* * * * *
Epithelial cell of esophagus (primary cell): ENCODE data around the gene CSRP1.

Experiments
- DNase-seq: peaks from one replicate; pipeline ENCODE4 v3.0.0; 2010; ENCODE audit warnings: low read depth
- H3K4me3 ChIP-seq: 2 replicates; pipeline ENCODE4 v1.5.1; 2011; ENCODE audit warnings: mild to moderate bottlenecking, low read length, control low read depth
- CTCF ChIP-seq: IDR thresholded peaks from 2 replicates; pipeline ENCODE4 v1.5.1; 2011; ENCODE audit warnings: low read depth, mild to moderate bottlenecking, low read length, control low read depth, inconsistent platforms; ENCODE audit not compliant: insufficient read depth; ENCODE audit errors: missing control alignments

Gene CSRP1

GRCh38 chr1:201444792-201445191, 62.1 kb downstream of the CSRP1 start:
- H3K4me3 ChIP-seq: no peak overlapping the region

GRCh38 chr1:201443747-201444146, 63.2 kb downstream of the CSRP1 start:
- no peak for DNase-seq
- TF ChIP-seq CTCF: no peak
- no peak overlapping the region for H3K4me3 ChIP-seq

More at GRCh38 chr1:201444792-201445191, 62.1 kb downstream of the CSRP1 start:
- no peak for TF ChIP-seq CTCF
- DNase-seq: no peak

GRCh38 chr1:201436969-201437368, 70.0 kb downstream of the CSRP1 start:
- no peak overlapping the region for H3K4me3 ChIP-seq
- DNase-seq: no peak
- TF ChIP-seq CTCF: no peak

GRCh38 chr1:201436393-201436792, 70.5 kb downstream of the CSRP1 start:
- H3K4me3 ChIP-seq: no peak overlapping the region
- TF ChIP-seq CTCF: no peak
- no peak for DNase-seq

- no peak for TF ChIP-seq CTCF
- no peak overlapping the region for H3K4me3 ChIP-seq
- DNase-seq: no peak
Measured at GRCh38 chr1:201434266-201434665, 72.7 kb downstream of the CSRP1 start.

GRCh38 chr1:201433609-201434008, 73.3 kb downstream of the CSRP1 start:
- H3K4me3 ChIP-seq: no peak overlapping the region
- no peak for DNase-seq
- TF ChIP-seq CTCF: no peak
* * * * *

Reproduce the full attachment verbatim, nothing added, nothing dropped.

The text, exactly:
Epithelial cell of esophagus (primary cell): ENCODE data around the gene CSRP1.

Experiments
- DNase-seq: peaks from one replicate; pipeline ENCODE4 v3.0.0; 2010; ENCODE audit warnings: low read depth
- H3K4me3 ChIP-seq: 2 replicates; pipeline ENCODE4 v1.5.1; 2011; ENCODE audit warnings: mild to moderate bottlenecking, low read length, control low read depth
- CTCF ChIP-seq: IDR thresholded peaks from 2 replicates; pipeline ENCODE4 v1.5.1; 2011; ENCODE audit warnings: low read depth, mild to moderate bottlenecking, low read length, control low read depth, inconsistent platforms; ENCODE audit not compliant: insufficient read depth; ENCODE audit errors: missing control alignments

Gene CSRP1

GRCh38 chr1:201444792-201445191, 62.1 kb downstream of the CSRP1 start:
- H3K4me3 ChIP-seq: no peak overlapping the region

GRCh38 chr1:201443747-201444146, 63.2 kb downstream of the CSRP1 start:
- no peak for DNase-seq
- TF ChIP-seq CTCF: no peak
- no peak overlapping the region for H3K4me3 ChIP-seq

More at GRCh38 chr1:201444792-201445191, 62.1 kb downstream of the CSRP1 start:
- no peak for TF ChIP-seq CTCF
- DNase-seq: no peak

GRCh38 chr1:201436969-201437368, 70.0 kb downstream of the CSRP1 start:
- no peak overlapping the region for H3K4me3 ChIP-seq
- DNase-seq: no peak
- TF ChIP-seq CTCF: no peak

GRCh38 chr1:201436393-201436792, 70.5 kb downstream of the CSRP1 start:
- H3K4me3 ChIP-seq: no peak overlapping the region
- TF ChIP-seq CTCF: no peak
- no peak for DNase-seq

- no peak for TF ChIP-seq CTCF
- no peak overlapping the region for H3K4me3 ChIP-seq
- DNase-seq: no peak
Measured at GRCh38 chr1:201434266-201434665, 72.7 kb downstream of the CSRP1 start.

GRCh38 chr1:201433609-201434008, 73.3 kb downstream of the CSRP1 start:
- H3K4me3 ChIP-seq: no peak overlapping the region
- no peak for DNase-seq
- TF ChIP-seq CTCF: no peak